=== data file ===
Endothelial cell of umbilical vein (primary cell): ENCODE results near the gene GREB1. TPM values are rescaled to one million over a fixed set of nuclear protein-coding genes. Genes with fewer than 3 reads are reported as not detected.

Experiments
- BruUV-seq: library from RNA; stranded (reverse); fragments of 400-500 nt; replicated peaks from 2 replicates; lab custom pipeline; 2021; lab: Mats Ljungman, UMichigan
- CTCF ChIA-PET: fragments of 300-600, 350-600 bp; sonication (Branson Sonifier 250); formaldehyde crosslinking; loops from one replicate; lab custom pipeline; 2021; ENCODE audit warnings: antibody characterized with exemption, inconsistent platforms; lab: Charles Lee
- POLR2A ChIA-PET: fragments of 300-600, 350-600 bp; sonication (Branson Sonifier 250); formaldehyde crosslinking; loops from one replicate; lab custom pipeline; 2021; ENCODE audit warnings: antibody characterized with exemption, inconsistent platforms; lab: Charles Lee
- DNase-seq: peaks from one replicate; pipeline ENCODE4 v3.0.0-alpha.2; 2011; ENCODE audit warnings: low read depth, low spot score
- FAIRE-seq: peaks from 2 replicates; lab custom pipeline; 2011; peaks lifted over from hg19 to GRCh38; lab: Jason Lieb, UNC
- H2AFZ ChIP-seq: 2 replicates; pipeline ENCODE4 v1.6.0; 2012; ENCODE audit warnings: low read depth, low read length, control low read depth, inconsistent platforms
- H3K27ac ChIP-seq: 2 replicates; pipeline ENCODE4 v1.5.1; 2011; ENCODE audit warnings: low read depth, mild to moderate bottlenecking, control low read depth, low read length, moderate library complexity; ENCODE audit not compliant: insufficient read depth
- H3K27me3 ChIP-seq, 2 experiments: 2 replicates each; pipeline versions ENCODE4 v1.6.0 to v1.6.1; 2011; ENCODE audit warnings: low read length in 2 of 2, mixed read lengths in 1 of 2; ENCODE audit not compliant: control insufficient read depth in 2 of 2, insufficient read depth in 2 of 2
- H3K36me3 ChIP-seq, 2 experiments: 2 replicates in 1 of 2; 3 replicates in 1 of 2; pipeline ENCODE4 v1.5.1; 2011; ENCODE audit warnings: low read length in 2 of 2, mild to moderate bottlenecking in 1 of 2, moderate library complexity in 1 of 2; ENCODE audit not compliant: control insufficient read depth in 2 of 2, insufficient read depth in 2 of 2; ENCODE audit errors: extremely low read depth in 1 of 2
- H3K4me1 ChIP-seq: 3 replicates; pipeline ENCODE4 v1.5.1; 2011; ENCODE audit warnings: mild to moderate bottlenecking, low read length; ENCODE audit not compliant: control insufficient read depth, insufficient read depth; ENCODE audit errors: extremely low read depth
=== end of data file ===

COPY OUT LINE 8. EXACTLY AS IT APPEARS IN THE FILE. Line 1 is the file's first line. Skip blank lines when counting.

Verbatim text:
- H2AFZ ChIP-seq: 2 replicates; pipeline ENCODE4 v1.6.0; 2012; ENCODE audit warnings: low read depth, low read length, control low read depth, inconsistent platforms